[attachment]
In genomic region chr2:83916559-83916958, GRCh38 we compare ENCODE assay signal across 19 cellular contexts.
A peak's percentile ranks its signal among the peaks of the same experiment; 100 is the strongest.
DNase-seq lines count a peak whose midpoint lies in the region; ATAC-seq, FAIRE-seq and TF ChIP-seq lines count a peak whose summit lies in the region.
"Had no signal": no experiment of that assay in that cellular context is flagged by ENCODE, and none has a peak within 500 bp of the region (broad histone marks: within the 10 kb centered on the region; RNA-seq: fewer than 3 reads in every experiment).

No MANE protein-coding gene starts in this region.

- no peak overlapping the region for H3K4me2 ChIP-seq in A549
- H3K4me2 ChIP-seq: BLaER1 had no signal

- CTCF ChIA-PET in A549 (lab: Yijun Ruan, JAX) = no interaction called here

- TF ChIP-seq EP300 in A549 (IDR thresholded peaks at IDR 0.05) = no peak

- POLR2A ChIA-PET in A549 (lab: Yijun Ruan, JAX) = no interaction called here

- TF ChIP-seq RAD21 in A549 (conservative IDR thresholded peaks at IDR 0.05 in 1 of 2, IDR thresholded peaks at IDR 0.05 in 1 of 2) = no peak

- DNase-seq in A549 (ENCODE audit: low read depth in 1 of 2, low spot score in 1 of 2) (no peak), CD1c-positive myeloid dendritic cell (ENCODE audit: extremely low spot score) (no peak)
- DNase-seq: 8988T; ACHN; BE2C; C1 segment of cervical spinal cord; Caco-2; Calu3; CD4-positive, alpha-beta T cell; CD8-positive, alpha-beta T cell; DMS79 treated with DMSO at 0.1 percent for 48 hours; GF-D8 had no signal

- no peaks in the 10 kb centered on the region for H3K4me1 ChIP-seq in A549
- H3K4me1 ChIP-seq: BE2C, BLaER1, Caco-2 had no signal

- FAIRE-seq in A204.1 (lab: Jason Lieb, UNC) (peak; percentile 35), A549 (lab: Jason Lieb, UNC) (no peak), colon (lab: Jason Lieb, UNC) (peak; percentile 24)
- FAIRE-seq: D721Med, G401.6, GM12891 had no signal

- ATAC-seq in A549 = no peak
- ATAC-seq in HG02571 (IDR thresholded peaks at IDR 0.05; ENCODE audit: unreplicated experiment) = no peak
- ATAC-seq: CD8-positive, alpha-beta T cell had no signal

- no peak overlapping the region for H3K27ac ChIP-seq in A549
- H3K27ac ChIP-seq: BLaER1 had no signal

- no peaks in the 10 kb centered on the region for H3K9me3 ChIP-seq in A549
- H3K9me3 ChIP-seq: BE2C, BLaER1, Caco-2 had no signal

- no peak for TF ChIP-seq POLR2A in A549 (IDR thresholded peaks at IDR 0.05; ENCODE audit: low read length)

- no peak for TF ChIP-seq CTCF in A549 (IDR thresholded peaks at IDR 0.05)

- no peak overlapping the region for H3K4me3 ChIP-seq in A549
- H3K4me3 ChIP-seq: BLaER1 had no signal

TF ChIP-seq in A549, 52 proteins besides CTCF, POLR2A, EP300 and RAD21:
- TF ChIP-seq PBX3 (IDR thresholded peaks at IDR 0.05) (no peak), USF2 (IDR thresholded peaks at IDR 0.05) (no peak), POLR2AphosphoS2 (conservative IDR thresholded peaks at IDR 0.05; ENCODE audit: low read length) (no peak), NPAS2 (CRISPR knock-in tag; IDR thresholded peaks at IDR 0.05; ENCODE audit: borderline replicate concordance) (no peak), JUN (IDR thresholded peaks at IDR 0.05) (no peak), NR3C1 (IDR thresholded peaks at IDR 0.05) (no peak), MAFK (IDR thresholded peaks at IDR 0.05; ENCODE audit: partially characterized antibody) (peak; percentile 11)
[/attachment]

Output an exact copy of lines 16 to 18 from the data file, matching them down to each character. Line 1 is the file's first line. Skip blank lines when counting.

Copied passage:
- FAIRE-seq in A204.1 (lab: Jason Lieb, UNC) (peak; percentile 35), A549 (lab: Jason Lieb, UNC) (no peak), colon (lab: Jason Lieb, UNC) (peak; percentile 24)
- FAIRE-seq: D721Med, G401.6, GM12891 had no signal

- ATAC-seq in A549 = no peak